The Price of a Federal Contract

Filed in Secretary Solis, Workplace Rights by on November 22, 2011 5 Comments

“Transparency promotes accountability and provides information for citizens about what their Government is doing.”

Those are President Obama’s words, but they could easily have been said by me – or anybody who recognizes the importance of transparency to good government.

Transparency means clarity, accountability and open communication, and it is an essential piece of democratic governance, which is why I’m so pleased by a Nov. 14 court ruling ordering a federal contractor to make its compensation data available to the department’s Office of Federal Contract Compliance Programs.

As part of a regular compliance review, OFCCP requested basic pay data from United Space Alliance, a spaceflight operations company with $8 billion in NASA contracts. While the company provided some information at the beginning of the investigation, it refused to provide additional records OFCCP needed to complete the review.

When businesses sign contracts with the federal government, they agree to follow certain rules. For example, they agree to pay their employees equally, regardless of their sex, race, color, religion, national origin, disability or status as a protected veteran.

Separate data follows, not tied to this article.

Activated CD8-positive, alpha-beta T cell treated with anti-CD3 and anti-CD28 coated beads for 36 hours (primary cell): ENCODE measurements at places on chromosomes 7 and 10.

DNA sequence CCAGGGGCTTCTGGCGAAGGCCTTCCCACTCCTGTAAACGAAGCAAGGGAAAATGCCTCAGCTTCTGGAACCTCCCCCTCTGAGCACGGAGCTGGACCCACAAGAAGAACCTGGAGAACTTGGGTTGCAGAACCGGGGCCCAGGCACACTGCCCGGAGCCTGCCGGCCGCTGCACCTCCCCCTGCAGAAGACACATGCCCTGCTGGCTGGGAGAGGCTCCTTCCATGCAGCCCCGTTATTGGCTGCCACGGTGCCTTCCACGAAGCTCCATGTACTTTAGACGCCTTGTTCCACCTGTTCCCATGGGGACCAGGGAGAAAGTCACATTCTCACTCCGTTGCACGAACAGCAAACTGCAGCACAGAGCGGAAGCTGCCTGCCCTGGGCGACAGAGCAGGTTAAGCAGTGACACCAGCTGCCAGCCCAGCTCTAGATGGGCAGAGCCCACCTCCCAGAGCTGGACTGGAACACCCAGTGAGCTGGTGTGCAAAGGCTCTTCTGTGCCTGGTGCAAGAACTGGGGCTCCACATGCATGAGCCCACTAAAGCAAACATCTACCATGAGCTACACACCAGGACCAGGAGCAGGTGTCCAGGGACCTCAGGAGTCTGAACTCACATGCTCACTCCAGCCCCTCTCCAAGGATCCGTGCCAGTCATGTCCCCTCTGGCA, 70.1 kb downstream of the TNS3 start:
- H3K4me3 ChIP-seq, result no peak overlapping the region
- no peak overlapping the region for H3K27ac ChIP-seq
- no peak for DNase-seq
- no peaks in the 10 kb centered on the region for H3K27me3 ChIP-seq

Taxpayers should have confidence that their dollars are never being used to discriminate. That may sound obvious, but discrimination happens, and when it does, OFCCP uses every tool it has to correct the problem and ensure that victims are compensated. As OFCCP Director Pat Shiu has said, “Workplace discrimination is not universal, but it is far too common – and we can’t close the pay gap unless we get access to the information we need to conduct full and fair investigations.”

So how do we know which companies are playing by the rules and which are not? We conduct reviews of company records – records employers agree to keep and share with us when they sign their contracts. Instead of supplying this information, United Space contested OFCCP’s request for its pay data. And when the department’s Office of Administrative Law Judges told them to turn over the information or risk losing their contracts altogether, United Space appealed to the U.S. District Court for the District of Columbia.

In his decision, Chief Judge Royce C. Lamberth ruled in favor of OFCCP on all issues, rejected all of United Space’s major arguments, and ordered the contractor to provide the requested information by Nov. 28. Lamberth’s ruling explains the decision clearly: “Submission to such lawful investigations is the price of working as a federal contractor.”

In other words, the price of a federal contract is transparency.

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Comments (5)

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  1. Gregg says:

    What about the tax payers dollars used against me by my employer fireing me for protected activity Ms Solis?They recived tax payers dollars with fedreal construction jobs that had there machines on.We provided DOL complete company documentation of what was going on and how we we retaliated against for protected activity.
    This was clear discrimination against us Ms Solis.
    With the documentation we provided if someone were killed or injured someone would have gone to prison.So lets have a little transparency here Ms Solis.